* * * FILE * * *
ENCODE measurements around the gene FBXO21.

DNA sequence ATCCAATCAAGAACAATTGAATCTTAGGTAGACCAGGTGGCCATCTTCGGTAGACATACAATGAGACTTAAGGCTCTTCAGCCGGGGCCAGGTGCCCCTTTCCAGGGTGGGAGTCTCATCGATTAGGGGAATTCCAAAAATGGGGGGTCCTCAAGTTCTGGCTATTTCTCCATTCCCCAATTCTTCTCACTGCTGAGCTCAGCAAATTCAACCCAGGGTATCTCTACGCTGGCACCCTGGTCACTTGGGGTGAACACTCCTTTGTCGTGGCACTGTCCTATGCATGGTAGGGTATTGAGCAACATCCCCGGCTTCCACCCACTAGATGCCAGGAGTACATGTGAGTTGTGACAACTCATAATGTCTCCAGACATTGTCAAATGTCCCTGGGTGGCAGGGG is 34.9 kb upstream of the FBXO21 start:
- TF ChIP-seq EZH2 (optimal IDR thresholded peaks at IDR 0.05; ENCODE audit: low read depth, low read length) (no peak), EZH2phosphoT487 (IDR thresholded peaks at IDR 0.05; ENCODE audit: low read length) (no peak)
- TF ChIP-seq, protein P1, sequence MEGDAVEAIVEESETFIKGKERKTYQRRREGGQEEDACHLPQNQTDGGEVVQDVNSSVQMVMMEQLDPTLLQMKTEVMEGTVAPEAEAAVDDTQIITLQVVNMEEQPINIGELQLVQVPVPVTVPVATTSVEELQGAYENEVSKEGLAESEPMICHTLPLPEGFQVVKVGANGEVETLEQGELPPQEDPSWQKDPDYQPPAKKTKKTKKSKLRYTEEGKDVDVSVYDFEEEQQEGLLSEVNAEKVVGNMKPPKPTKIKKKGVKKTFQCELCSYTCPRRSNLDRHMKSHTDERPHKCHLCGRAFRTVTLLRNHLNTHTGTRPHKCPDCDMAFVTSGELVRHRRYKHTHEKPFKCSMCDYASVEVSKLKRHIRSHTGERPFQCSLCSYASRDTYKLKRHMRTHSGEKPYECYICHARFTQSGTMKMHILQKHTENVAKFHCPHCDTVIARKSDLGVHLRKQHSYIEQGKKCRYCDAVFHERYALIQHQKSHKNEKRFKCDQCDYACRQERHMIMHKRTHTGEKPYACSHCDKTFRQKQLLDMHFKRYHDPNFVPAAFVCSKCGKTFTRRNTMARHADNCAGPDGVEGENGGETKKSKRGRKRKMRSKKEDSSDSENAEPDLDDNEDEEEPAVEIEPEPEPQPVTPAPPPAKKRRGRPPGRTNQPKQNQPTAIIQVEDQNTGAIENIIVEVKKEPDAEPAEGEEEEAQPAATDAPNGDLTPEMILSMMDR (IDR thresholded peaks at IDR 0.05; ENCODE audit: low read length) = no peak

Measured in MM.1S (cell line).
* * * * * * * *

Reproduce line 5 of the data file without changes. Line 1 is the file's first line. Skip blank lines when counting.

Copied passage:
Measured in MM.1S (cell line).